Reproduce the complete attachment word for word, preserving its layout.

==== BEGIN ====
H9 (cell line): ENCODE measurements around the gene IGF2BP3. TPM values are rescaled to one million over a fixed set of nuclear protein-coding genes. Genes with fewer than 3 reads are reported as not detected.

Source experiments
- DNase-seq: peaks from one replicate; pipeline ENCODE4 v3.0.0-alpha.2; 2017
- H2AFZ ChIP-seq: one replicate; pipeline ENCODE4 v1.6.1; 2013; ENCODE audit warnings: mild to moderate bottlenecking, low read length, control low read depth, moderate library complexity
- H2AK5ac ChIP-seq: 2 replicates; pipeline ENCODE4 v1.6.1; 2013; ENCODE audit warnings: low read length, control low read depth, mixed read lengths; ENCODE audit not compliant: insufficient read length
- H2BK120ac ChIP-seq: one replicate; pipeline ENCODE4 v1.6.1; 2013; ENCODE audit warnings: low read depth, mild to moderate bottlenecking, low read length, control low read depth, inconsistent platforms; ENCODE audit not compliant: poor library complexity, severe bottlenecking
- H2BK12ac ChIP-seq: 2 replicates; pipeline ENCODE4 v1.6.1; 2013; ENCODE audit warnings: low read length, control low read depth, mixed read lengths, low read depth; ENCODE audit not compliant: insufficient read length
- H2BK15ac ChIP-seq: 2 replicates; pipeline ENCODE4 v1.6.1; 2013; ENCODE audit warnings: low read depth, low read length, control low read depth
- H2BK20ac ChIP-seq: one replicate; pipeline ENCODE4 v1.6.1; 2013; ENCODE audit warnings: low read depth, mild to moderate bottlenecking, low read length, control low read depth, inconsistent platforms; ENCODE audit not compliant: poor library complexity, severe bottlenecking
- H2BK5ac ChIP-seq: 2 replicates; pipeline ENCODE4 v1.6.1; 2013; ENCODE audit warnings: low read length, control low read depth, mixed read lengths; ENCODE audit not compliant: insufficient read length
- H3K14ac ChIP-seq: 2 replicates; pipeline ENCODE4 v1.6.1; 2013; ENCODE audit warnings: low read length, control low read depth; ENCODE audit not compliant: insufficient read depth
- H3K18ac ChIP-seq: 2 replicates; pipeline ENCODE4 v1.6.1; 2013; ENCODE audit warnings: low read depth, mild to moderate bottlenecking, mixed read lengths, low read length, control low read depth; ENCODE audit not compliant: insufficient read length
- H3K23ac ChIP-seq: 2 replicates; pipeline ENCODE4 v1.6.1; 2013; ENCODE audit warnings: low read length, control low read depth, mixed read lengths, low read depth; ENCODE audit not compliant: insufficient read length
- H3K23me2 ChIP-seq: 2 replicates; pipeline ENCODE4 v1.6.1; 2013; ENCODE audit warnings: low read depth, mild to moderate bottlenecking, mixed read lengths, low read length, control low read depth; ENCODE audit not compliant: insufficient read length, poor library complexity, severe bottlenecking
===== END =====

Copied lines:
H9 (cell line): ENCODE measurements around the gene IGF2BP3. TPM values are rescaled to one million over a fixed set of nuclear protein-coding genes. Genes with fewer than 3 reads are reported as not detected.

Source experiments
- DNase-seq: peaks from one replicate; pipeline ENCODE4 v3.0.0-alpha.2; 2017
- H2AFZ ChIP-seq: one replicate; pipeline ENCODE4 v1.6.1; 2013; ENCODE audit warnings: mild to moderate bottlenecking, low read length, control low read depth, moderate library complexity
- H2AK5ac ChIP-seq: 2 replicates; pipeline ENCODE4 v1.6.1; 2013; ENCODE audit warnings: low read length, control low read depth, mixed read lengths; ENCODE audit not compliant: insufficient read length
- H2BK120ac ChIP-seq: one replicate; pipeline ENCODE4 v1.6.1; 2013; ENCODE audit warnings: low read depth, mild to moderate bottlenecking, low read length, control low read depth, inconsistent platforms; ENCODE audit not compliant: poor library complexity, severe bottlenecking
- H2BK12ac ChIP-seq: 2 replicates; pipeline ENCODE4 v1.6.1; 2013; ENCODE audit warnings: low read length, control low read depth, mixed read lengths, low read depth; ENCODE audit not compliant: insufficient read length
- H2BK15ac ChIP-seq: 2 replicates; pipeline ENCODE4 v1.6.1; 2013; ENCODE audit warnings: low read depth, low read length, control low read depth
- H2BK20ac ChIP-seq: one replicate; pipeline ENCODE4 v1.6.1; 2013; ENCODE audit warnings: low read depth, mild to moderate bottlenecking, low read length, control low read depth, inconsistent platforms; ENCODE audit not compliant: poor library complexity, severe bottlenecking
- H2BK5ac ChIP-seq: 2 replicates; pipeline ENCODE4 v1.6.1; 2013; ENCODE audit warnings: low read length, control low read depth, mixed read lengths; ENCODE audit not compliant: insufficient read length
- H3K14ac ChIP-seq: 2 replicates; pipeline ENCODE4 v1.6.1; 2013; ENCODE audit warnings: low read length, control low read depth; ENCODE audit not compliant: insufficient read depth
- H3K18ac ChIP-seq: 2 replicates; pipeline ENCODE4 v1.6.1; 2013; ENCODE audit warnings: low read depth, mild to moderate bottlenecking, mixed read lengths, low read length, control low read depth; ENCODE audit not compliant: insufficient read length
- H3K23ac ChIP-seq: 2 replicates; pipeline ENCODE4 v1.6.1; 2013; ENCODE audit warnings: low read length, control low read depth, mixed read lengths, low read depth; ENCODE audit not compliant: insufficient read length
- H3K23me2 ChIP-seq: 2 replicates; pipeline ENCODE4 v1.6.1; 2013; ENCODE audit warnings: low read depth, mild to moderate bottlenecking, mixed read lengths, low read length, control low read depth; ENCODE audit not compliant: insufficient read length, poor library complexity, severe bottlenecking